For Korea, no more national humiliation

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For Korea, no more national humiliation


Sometimes, you publicize something - but not too openly or eagerly. It is a low-key strategy, restrained and understated, used in order to avoid too much attention.

On Monday, a press release was distributed to the Korean media. The remains of 18 Korea nationals who were forced to move to Sakhalin, Russia, during the Japanese occupation and died there were to be returned to Korea. The press release was published by the Commission on Verification and Support for the Victims of Forced Mobilization under Japanese Colonialism in Korea, a government commission with the longest name.

The press release was distributed immediately after the 18 families of the victims boarded the airplane for Sakhalin to come back with the remains after the bodies are exhumed and cremated at a cemetery in Sakhalin. The commission practically blocked reporters the chance to interview the families before they left. Some broadcasters searched for the names of ticket holders bound for Sakhalin, but failed. The commission gave up the opportunity to publicize its activities and accomplishments.

But the delayed PR was intentional. According to the commission, Korea’s Ministry of Foreign Affairs asked to hold the event as quietly as possible.

Because of the request to remain “low key,” the vice-ministerial level commission chairman gave up accompanying the families. So the director of the panel, the highest official attending the event, will read the memorial address and present plaques of appreciation to the locals who helped in the operation.

The foreign ministry explained to the commission that the Russian government requested it to be quiet. The Korean government assumes that Russia is conscious of its relationship with Japan. But in the end, it is one of three scenarios. Japan may have pressured Russia, or Russia was too concerned with Japan, or the Korean foreign ministry was overly cautious.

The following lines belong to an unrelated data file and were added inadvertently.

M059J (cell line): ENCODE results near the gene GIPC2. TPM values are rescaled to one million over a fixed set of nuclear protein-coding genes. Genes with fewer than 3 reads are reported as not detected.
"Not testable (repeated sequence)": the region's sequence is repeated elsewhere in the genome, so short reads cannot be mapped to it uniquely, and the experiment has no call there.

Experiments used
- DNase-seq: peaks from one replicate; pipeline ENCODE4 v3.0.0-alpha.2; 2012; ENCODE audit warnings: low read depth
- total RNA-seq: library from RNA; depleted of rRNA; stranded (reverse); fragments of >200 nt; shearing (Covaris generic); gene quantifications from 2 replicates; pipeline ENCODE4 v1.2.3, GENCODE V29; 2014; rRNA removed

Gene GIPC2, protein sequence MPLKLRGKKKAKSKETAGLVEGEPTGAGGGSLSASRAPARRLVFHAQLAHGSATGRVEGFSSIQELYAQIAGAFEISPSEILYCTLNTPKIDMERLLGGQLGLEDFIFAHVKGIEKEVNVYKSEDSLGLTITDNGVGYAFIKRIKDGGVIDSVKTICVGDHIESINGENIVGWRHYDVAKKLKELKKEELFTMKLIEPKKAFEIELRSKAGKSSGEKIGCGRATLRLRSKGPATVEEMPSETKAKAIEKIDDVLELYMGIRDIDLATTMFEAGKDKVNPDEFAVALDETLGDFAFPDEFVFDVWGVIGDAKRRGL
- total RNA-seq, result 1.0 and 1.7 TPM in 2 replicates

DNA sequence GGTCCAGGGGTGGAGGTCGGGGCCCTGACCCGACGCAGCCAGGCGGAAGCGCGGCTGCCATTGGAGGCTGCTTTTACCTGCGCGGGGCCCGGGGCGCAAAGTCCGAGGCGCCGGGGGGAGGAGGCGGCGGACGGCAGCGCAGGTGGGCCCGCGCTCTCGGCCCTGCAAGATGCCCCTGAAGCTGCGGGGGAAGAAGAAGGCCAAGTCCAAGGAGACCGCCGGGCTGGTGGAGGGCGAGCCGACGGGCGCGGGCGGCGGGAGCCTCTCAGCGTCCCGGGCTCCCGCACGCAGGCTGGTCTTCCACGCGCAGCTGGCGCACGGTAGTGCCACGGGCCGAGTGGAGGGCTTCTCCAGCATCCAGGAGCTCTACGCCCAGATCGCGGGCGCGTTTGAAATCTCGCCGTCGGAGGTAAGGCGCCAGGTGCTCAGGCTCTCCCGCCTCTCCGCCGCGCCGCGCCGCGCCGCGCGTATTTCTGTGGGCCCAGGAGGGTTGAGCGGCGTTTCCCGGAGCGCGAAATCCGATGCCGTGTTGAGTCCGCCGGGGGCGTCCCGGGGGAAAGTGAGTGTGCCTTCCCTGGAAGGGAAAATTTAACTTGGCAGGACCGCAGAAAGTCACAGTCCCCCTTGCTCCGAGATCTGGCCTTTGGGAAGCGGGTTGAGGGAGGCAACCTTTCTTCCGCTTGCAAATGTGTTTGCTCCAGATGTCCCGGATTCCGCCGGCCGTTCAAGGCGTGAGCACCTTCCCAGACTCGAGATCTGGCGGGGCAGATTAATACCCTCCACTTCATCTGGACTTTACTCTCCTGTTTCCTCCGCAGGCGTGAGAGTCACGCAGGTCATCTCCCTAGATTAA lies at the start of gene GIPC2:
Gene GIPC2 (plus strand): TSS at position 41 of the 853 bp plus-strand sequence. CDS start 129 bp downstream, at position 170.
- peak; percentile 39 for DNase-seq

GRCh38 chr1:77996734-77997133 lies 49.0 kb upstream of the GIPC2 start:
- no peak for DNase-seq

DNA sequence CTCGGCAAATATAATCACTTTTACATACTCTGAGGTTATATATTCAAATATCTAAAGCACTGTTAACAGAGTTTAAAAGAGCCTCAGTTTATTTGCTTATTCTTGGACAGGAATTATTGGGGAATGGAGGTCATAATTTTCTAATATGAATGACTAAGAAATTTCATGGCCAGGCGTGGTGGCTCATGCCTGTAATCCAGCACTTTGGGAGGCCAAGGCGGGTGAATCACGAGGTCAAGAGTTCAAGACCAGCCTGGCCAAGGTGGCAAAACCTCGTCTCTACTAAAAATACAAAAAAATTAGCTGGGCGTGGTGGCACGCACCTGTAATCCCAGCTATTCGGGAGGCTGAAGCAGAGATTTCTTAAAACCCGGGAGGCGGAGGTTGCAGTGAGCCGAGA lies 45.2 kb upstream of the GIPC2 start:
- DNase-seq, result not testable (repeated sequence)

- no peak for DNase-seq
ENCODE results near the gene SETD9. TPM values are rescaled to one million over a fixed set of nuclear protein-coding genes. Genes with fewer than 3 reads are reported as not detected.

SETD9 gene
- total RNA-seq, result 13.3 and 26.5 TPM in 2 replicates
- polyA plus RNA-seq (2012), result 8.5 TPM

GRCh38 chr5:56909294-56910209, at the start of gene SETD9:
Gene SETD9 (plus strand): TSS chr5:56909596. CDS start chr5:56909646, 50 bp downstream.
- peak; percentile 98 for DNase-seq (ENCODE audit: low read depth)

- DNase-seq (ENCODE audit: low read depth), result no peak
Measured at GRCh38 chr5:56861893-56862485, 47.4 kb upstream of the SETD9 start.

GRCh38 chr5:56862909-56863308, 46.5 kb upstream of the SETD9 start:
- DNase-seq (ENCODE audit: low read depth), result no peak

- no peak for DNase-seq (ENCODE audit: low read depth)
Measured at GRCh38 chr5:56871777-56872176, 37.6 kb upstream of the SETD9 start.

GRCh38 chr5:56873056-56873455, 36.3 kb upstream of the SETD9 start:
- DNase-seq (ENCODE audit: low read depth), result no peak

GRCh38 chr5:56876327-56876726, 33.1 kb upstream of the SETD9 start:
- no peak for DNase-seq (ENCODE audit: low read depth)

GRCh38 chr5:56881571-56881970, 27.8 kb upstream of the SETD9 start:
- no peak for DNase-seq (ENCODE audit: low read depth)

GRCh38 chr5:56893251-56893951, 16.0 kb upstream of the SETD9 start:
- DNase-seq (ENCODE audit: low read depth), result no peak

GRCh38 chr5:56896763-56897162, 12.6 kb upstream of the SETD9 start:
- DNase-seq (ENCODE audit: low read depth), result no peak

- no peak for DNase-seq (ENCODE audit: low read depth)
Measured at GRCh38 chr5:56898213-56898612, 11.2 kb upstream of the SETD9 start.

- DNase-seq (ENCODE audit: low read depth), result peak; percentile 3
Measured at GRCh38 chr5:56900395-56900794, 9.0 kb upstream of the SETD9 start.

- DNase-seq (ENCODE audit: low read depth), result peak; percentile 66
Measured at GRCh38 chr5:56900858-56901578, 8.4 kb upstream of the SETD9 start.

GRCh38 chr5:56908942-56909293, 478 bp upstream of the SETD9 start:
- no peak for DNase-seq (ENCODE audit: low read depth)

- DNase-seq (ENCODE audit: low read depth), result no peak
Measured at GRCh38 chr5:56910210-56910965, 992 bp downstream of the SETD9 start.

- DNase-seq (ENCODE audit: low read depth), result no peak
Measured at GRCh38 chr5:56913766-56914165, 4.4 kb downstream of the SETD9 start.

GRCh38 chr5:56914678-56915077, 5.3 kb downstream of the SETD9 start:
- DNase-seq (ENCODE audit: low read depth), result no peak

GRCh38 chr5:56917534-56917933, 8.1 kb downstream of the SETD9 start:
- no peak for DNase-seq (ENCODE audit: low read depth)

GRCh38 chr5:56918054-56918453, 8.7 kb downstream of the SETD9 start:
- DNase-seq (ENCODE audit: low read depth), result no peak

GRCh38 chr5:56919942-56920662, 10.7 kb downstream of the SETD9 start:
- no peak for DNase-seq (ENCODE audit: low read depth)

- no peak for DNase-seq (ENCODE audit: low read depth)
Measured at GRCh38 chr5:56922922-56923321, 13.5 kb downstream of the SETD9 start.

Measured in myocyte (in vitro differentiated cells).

When Korea was liberated in 1945, imperial Japan had its citizens living in Sakhalin return to Japan but left some 40,000 Koreans who were forcibly mobilized as workers in Russia. Because of the consequent division and diplomatic break with Russia, most of them could not return to the homeland and ended their lives there.

The remains of the 18 victims will be laid to rest today in the National Mang-Hyang Cemetery. It is a national day of humiliation when imperial Japan annexed the Korean Empire 104 years ago. The commission explained that the selection of the date was not intentional and that the schedule had been delayed. But the 18 souls may have wanted to remind the Korean descendants of the humiliation of losing the nation. But there is no way to ask them.

JoongAng Ilbo, Aug. 28, Page 31

* The author is a deputy editor at JoongAng Sunday.


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